We’ve just had Christmas and I know that so many families have just got their first, or their next puppy or rescue dog. Christmas time for many families is a great time to get a dog, lots of adults have time away from work in which they can focus on those critical first few weeks with their new dogs. Some people will be getting a dog as part of their new year’s resolutions – they’ve invited this special dog into their lives to help them get fit, or feel less lonely or to help turn over a new leaf. Whatever the reason lots of puppies have gone into new homes this Christmas time.
I’ve had just over a year’s break from running puppy classes and in that time, I’ve been working mostly with assistance dogs in training and in behaviour modification. Of course, training assistance dogs involves lots of obedience and puppy training but training is done in a very different way to your standard puppy training classes. Our assistance dog training is all about equipping our dog owners with the skills and knowledge to train their dogs and to problem solves most situations that arise whereas most classically structured puppy classes are all about letting the puppies play together and learning a list of set commands.
This can be problematic though. So many of the dogs I have worked with who are dog reactive/agressive developed this reactivity because they were socialised wrong. Their owner, under the best of intentions let them play with every dog they met as a puppy, they greeted every dog on lead they met and then gradually their dog became more and more anxious or over excited or aggressive and in so many circumstances this started in puppy class or puppy playgroup. Most dog owners know about socialising their dogs but don’t know HOW to do it. The process of habituation is simple when you know how and if you can read dogs body language and know when you need to intervene and when not to. When you get socialisation (habituation) wrong it can be disastrous for a dog’s future relationships with other dogs, other people and the environment. So, we take a different approach. We teach our customers how to correctly habituate their dogs to different settings, objects, animals and people so that their dogs will be comfortable and calm around them.
Another main issue i have seen from classic puppy training classes is that the puppies learn to perform brilliantly in the classroom environment but then are completely distracted in public and at home. Dogs are not naturally good at generalising what they've learnt to other environments and positions. Dogs, like children are also very easily distracted. Teaching them how to do something just isn't enough, they need to learn how to focus and why focusing on you is so beneficial if they're ever going to learn to be obedient in lots of different environments. Because of this, our puppy training is play focused with a strong empathis on building your value to your dog so that they are more likely to choose listening to you over environmental distractions.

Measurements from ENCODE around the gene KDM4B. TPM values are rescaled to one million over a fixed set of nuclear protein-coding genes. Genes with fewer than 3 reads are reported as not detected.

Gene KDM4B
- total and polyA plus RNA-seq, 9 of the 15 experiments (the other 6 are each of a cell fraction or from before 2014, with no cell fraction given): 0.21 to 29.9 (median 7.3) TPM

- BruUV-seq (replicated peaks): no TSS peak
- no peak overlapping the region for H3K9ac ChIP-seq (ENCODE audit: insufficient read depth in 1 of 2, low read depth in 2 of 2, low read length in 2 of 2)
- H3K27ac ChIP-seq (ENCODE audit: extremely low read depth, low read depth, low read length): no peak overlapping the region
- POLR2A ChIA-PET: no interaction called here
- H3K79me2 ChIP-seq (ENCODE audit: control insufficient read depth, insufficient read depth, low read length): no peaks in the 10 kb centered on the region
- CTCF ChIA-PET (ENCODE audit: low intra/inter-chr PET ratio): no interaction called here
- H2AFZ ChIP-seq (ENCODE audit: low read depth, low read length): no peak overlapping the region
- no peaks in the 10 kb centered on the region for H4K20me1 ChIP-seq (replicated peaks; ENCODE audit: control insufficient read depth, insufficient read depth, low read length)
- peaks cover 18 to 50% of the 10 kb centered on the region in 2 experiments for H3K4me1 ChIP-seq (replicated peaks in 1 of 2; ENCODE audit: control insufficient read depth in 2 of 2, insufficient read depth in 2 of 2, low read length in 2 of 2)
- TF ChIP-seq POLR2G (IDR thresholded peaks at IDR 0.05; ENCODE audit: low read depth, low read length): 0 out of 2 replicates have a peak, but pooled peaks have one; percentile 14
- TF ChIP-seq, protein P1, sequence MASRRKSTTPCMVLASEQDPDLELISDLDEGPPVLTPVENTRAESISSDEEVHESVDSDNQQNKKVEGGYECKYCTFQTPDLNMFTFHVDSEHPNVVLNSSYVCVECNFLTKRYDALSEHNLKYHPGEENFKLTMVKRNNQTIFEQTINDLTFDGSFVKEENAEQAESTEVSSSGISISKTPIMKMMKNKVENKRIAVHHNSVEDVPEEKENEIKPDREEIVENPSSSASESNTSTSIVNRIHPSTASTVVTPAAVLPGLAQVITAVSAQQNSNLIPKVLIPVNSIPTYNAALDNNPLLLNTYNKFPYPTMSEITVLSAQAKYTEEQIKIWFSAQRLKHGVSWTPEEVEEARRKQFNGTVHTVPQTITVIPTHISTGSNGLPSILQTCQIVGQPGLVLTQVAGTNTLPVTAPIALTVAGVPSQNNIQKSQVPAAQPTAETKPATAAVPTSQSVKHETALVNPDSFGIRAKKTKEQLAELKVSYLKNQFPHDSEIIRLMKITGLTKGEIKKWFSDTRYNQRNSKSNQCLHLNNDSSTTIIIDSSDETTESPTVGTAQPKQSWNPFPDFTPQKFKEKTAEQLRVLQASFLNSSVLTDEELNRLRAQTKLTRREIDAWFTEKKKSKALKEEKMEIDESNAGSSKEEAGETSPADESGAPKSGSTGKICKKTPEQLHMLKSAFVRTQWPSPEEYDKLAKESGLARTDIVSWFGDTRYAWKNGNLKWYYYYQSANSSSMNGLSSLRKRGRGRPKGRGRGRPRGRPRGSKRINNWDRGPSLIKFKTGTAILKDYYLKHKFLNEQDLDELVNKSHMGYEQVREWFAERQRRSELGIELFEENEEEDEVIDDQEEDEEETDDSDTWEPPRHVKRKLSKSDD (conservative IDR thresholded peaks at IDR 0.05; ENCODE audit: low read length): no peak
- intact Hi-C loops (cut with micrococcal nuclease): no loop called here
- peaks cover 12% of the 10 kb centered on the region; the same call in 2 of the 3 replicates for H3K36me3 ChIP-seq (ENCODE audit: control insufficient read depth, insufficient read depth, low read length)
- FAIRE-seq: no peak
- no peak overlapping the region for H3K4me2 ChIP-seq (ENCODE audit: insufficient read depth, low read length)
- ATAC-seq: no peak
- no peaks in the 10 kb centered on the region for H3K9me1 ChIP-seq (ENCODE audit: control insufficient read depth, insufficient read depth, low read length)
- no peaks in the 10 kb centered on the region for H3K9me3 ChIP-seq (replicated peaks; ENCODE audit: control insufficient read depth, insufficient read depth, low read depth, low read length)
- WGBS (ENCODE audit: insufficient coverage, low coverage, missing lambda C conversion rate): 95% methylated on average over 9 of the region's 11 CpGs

Finally, standard puppy training classes rarely equip dog owners the vital knowledge they need to manage their dogs continued education, understand and respond to your dog’s emotions and problem solve common issues as they arise which means that so many dog owners whose dogs went through puppy and basic obedience classes still need behavioural modification consultancy with their dogs as they grow up when, in many circumstances, if they had known how to prevent the problem arising and had known what early signs of difficulty were the problem should not have escelated to the point they needed further proffessional intervention. Because of this, I decided to create a puppy course which focuses on all aspects of puppy ownership and development from puppyhood into adulthood. Our puppy course starts each week with a short educational presentation which gives our puppy owners the knowledge they will need for their dog’s life. On week 1 we cover basic dog training techniques and the role of rewards and targets in training. On week 2 we cover reading your dog’s emotions & how to respond….
Week 3 The do’s and don’ts of socialisation
Week 4 – Expectations for your dog and household & toilet training solutions
Week 5 – Managing and preventing common puppy problems including jumping up and nipping
Week 6 – Exercises & games to build the reliability of commands in real world situations
On the final week we hold our class outside in real world environments to teach our wonderful puppy owners how to generalise training to all sorts of environments and around distractions.
Interested in finding out more or booking onto our puppy class?
Then visit: http://www.pawsitivesquad.co.uk/Puppy-Training/
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